Be careful not to overbake or the custard can separate; the filling will continue to cook and set after the pie is removed from the oven.

Allow to cool completely on a wire rack, 2 to 3 hours. Serve slightly warm, at room temperature, or cool. The pie will keep refrigerated for 2 days or at room temperature for 1 day.

Cornmeal Crust (for a single-crust pie)

1 cup unbleached all-purpose flour
¼ cup stone-ground cornmeal
½ teaspoon kosher salt
1½ teaspoons granulated sugar
¼ pound (1 stick) cold unsalted butter, cut into ½-inch pieces
½ cup cold water
2 tablespoons cider vinegar
½ cup ice

Stir the flour, cornmeal, salt, and sugar together in a large bowl. Add the butter pieces and coat with the flour mixture using a spatula. With a pastry blender (or using your fingers like we did), cut the butter into the flour mixture, working quickly until mostly pea-size pieces of butter remain (a few larger pieces are okay; be careful not to over blend).

Combine the water, cider vinegar, and ice in a large measuring cup or small bowl. Sprinkle 2 tablespoons of the ice water mixture over the flour mixture, and mix and cut it in with a bench scraper or spatula until it is fully incorporated. Add more of the ice water mixture, 1 to 2 tablespoons at a time, and mix until the dough comes together in a ball, with some dry bits remaining. Squeeze and pinch with your fingertips to bring all the dough together, sprinkling dry bits with more small drops of the ice water mixture, if necessary, to combine.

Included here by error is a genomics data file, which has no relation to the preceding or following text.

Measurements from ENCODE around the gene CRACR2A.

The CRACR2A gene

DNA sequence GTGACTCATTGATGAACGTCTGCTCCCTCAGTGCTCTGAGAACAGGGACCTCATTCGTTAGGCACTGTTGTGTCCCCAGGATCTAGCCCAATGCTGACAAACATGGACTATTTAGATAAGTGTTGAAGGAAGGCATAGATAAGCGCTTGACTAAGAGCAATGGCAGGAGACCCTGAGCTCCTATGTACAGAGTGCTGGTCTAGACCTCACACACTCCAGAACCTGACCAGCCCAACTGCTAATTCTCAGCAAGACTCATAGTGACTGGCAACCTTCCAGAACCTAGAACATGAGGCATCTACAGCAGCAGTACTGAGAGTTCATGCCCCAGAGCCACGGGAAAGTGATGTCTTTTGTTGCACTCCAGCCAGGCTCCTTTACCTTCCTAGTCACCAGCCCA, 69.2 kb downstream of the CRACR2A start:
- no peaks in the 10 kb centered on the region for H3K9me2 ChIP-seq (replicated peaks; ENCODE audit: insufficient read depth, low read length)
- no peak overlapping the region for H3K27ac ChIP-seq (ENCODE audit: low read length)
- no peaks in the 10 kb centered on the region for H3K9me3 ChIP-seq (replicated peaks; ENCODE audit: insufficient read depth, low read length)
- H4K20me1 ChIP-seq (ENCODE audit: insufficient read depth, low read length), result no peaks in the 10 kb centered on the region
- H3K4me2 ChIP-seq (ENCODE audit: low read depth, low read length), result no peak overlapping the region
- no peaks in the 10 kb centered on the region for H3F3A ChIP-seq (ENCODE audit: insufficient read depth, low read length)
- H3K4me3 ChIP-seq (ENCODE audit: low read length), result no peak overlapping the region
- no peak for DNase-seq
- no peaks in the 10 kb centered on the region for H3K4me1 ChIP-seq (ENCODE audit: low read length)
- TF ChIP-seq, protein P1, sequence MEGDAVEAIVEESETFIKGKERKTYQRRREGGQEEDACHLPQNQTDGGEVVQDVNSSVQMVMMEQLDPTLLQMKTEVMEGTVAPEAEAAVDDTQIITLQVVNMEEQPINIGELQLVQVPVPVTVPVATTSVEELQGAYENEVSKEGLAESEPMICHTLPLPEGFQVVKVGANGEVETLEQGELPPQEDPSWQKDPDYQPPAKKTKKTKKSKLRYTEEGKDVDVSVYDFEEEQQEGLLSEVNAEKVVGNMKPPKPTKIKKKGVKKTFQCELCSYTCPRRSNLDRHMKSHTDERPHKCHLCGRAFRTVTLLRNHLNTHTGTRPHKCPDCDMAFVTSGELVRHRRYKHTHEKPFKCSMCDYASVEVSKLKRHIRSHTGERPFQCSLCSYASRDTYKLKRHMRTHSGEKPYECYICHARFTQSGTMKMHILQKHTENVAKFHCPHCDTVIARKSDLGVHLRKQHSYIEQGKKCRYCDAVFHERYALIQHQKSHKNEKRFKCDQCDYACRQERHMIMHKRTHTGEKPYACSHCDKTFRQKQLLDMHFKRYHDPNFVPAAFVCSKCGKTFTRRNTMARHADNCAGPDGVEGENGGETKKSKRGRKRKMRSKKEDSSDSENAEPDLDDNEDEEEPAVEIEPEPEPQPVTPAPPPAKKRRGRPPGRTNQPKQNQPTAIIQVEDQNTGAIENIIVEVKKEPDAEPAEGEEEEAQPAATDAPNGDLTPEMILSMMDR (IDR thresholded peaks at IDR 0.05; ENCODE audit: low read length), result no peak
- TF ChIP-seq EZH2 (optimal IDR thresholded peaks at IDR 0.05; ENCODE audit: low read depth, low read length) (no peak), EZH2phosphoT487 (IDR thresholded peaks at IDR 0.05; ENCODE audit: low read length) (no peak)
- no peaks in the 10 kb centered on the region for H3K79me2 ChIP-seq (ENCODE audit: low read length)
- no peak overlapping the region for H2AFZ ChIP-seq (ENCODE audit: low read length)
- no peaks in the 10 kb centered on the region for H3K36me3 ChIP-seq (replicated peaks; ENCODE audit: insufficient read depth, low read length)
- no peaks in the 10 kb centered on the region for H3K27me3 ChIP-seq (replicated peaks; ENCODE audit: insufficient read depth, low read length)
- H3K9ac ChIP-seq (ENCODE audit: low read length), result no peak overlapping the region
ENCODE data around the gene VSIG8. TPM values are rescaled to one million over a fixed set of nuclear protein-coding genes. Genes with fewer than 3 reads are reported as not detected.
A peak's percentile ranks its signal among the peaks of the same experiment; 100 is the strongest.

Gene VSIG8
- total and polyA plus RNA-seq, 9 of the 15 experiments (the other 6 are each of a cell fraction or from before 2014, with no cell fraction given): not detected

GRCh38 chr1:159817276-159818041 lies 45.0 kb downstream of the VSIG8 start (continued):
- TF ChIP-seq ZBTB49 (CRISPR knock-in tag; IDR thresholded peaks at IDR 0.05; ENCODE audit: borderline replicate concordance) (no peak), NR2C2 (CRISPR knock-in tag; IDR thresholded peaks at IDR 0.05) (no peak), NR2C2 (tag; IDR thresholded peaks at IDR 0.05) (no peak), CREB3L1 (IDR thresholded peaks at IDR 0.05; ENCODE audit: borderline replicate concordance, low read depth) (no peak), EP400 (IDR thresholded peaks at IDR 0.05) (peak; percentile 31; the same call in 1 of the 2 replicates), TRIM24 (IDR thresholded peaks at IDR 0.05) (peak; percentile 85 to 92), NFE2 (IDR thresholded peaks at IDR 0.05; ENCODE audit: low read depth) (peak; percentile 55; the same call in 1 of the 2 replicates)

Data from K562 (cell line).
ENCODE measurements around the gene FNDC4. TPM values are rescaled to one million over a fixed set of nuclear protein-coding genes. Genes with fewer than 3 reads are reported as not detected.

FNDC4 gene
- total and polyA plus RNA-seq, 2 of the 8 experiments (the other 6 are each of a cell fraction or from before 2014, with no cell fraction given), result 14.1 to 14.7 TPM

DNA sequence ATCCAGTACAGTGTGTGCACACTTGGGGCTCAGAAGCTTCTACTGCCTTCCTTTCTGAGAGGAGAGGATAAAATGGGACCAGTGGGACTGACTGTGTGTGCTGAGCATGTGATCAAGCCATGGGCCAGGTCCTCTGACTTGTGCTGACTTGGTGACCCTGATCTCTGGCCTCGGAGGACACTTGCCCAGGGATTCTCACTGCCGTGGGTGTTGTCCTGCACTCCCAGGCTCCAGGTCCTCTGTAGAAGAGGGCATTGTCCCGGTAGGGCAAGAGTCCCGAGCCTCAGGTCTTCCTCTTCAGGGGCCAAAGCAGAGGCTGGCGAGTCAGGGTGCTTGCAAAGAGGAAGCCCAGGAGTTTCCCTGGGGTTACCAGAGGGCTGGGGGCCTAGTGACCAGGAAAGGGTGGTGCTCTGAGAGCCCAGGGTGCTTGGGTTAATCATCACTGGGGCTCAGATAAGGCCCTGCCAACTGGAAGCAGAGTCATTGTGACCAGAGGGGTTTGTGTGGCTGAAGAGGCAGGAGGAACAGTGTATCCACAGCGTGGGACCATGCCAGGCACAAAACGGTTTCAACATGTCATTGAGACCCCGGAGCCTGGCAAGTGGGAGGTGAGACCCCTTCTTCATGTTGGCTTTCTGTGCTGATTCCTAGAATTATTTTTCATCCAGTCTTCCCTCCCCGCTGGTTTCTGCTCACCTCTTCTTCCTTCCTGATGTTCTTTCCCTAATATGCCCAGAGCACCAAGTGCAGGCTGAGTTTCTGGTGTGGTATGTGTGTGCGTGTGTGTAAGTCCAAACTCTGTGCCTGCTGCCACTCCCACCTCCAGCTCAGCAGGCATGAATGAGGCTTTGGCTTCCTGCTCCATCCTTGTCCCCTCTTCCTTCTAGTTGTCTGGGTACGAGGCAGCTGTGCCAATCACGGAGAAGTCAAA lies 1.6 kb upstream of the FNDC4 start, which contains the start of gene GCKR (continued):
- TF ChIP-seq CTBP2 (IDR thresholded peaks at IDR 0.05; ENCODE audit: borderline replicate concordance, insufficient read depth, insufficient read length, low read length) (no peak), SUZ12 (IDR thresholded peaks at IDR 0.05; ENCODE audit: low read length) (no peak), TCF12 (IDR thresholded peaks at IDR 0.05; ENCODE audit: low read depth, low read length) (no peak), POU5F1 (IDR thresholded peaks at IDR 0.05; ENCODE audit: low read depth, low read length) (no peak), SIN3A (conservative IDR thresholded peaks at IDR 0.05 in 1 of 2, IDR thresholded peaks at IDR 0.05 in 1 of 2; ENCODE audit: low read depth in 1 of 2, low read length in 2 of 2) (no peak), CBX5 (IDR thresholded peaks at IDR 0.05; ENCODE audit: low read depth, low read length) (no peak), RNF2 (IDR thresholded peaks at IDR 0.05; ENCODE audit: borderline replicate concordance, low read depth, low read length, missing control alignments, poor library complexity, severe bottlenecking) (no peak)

Shape the dough into a flat disc, wrap in plastic, and refrigerate for at least 1 hour, preferably overnight, to give the crust time to mellow. Wrapped tightly, the dough can be refrigerated for 3 days or frozen for 1 month.

How to partially pre-bake it: 
Once dough has been chilled in the refrigerator for at least 30 minutes, roll it out and shape it into a 9-inch pie plate. Use a fork to prick all over the bottom and sides, 15 to 20 times. Place the shaped crust in the freezer. Position the oven racks in the bottom and center positions, place a rimmed baking sheet on the lowest rack, and preheat the oven to 425°F.

When the crust is frozen solid (about 10 minutes), line it tightly with a piece or two of aluminum foil. Make sure the edges are completely covered and there are no gaps between the foil and the crust.

Pour pie weights or dried beans into the pan and spread them so they are concentrated more around the edge of the shell than in the center. Place the pan on the preheated baking sheet and bake for 20 minutes, until crimped edges are set but not browned.

Remove the pan and the baking sheet from the oven, lift out the foil and pie weights, and let the crust cool for a minute. Use a pastry brush to coat the bottom and sides with a thin layer of egg white glaze (1 egg white whisked with 1 teaspoon of water) to moisture-proof the crust. Return the pan, on the baking sheet, to the oven’s middle rack and continue baking for 3 more minutes. Remove and cool completely before filling.